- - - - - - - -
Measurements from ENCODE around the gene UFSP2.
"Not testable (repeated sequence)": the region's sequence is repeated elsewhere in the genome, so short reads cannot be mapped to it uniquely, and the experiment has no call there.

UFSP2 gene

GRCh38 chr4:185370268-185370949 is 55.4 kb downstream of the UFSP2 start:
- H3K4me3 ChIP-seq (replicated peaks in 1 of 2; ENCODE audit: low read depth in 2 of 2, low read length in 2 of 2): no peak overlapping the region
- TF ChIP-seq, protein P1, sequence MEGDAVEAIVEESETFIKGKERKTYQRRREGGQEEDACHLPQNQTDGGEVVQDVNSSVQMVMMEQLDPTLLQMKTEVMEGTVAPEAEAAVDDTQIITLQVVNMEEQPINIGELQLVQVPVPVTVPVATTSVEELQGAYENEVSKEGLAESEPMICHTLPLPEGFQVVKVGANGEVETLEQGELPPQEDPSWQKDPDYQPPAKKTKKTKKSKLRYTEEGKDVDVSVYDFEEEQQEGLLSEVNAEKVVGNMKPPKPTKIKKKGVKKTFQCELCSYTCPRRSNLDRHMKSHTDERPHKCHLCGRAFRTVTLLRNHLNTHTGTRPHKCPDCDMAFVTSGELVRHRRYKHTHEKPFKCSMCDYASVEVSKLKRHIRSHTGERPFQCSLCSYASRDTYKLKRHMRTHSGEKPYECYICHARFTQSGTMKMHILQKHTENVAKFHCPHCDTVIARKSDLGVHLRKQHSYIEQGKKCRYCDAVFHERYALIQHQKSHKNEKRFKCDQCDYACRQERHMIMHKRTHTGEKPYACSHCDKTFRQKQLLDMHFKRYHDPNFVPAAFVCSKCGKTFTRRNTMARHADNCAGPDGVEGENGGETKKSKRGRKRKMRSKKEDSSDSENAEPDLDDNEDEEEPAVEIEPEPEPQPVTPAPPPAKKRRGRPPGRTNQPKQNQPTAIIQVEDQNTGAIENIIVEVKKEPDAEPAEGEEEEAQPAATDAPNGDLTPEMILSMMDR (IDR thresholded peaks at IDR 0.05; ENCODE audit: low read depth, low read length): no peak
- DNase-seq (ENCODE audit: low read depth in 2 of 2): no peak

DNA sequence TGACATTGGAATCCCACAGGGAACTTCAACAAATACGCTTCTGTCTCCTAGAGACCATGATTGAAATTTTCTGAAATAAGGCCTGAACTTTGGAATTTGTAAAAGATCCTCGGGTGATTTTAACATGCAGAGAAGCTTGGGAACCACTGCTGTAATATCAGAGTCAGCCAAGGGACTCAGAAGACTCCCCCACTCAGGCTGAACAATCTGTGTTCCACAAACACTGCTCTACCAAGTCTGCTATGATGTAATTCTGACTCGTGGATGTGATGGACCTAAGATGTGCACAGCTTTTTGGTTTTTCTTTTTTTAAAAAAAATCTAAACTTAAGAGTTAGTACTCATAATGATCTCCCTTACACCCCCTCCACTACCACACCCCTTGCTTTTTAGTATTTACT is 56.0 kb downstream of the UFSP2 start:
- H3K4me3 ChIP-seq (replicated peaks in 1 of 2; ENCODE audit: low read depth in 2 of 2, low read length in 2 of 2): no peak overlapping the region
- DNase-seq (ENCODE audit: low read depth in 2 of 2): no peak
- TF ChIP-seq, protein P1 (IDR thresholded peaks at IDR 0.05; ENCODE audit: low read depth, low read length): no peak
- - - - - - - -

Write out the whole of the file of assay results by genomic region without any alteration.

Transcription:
Measurements from ENCODE around the gene UFSP2.
"Not testable (repeated sequence)": the region's sequence is repeated elsewhere in the genome, so short reads cannot be mapped to it uniquely, and the experiment has no call there.

UFSP2 gene

GRCh38 chr4:185370268-185370949 is 55.4 kb downstream of the UFSP2 start:
- H3K4me3 ChIP-seq (replicated peaks in 1 of 2; ENCODE audit: low read depth in 2 of 2, low read length in 2 of 2): no peak overlapping the region
- TF ChIP-seq, protein P1, sequence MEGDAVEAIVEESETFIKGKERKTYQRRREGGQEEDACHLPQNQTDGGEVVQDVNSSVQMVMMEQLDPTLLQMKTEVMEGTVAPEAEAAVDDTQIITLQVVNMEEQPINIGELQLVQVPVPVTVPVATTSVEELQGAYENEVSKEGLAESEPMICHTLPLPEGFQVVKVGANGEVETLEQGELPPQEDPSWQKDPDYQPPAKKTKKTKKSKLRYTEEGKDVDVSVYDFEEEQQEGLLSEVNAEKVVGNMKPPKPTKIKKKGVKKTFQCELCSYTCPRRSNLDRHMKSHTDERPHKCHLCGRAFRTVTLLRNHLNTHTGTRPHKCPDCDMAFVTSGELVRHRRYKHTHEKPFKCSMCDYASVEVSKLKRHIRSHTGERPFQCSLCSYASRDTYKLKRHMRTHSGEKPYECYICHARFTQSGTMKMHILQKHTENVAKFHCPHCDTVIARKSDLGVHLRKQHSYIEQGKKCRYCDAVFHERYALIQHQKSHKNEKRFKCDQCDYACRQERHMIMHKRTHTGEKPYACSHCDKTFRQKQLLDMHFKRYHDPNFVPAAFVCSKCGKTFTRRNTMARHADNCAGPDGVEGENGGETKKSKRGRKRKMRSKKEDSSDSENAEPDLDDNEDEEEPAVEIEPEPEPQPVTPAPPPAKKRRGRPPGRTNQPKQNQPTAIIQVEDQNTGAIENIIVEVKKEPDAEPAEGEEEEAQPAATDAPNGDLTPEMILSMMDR (IDR thresholded peaks at IDR 0.05; ENCODE audit: low read depth, low read length): no peak
- DNase-seq (ENCODE audit: low read depth in 2 of 2): no peak

DNA sequence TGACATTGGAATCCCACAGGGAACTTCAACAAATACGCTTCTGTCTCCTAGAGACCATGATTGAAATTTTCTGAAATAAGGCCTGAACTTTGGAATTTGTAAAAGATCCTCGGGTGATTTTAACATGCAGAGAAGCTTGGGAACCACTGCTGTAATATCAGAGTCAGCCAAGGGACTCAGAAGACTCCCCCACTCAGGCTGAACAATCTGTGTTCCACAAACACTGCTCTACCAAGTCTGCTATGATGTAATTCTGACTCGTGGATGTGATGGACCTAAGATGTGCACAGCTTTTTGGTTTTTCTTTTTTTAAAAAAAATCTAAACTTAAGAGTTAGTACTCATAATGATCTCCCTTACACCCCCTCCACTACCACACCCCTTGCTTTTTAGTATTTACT is 56.0 kb downstream of the UFSP2 start:
- H3K4me3 ChIP-seq (replicated peaks in 1 of 2; ENCODE audit: low read depth in 2 of 2, low read length in 2 of 2): no peak overlapping the region
- DNase-seq (ENCODE audit: low read depth in 2 of 2): no peak
- TF ChIP-seq, protein P1 (IDR thresholded peaks at IDR 0.05; ENCODE audit: low read depth, low read length): no peak